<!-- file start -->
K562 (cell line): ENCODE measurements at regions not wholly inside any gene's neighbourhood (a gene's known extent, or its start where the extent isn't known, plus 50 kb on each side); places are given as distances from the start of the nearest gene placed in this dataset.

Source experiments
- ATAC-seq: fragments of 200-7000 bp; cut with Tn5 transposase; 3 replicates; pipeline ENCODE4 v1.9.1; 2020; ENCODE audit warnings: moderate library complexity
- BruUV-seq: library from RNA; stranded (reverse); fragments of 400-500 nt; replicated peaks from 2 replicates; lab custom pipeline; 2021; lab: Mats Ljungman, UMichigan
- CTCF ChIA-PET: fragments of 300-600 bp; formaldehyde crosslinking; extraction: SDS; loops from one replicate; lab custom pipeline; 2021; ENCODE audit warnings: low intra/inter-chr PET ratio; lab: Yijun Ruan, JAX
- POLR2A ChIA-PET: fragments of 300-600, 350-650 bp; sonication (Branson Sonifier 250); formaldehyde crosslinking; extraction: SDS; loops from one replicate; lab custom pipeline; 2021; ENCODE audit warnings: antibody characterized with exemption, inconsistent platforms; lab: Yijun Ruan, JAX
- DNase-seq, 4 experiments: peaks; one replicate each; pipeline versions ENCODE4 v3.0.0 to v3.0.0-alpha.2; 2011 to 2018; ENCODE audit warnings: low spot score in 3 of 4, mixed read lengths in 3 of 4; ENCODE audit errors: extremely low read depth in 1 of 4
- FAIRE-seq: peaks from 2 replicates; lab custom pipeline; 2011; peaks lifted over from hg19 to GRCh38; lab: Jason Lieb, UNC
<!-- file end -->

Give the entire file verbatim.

K562 (cell line): ENCODE measurements at regions not wholly inside any gene's neighbourhood (a gene's known extent, or its start where the extent isn't known, plus 50 kb on each side); places are given as distances from the start of the nearest gene placed in this dataset.

Source experiments
- ATAC-seq: fragments of 200-7000 bp; cut with Tn5 transposase; 3 replicates; pipeline ENCODE4 v1.9.1; 2020; ENCODE audit warnings: moderate library complexity
- BruUV-seq: library from RNA; stranded (reverse); fragments of 400-500 nt; replicated peaks from 2 replicates; lab custom pipeline; 2021; lab: Mats Ljungman, UMichigan
- CTCF ChIA-PET: fragments of 300-600 bp; formaldehyde crosslinking; extraction: SDS; loops from one replicate; lab custom pipeline; 2021; ENCODE audit warnings: low intra/inter-chr PET ratio; lab: Yijun Ruan, JAX
- POLR2A ChIA-PET: fragments of 300-600, 350-650 bp; sonication (Branson Sonifier 250); formaldehyde crosslinking; extraction: SDS; loops from one replicate; lab custom pipeline; 2021; ENCODE audit warnings: antibody characterized with exemption, inconsistent platforms; lab: Yijun Ruan, JAX
- DNase-seq, 4 experiments: peaks; one replicate each; pipeline versions ENCODE4 v3.0.0 to v3.0.0-alpha.2; 2011 to 2018; ENCODE audit warnings: low spot score in 3 of 4, mixed read lengths in 3 of 4; ENCODE audit errors: extremely low read depth in 1 of 4
- FAIRE-seq: peaks from 2 replicates; lab custom pipeline; 2011; peaks lifted over from hg19 to GRCh38; lab: Jason Lieb, UNC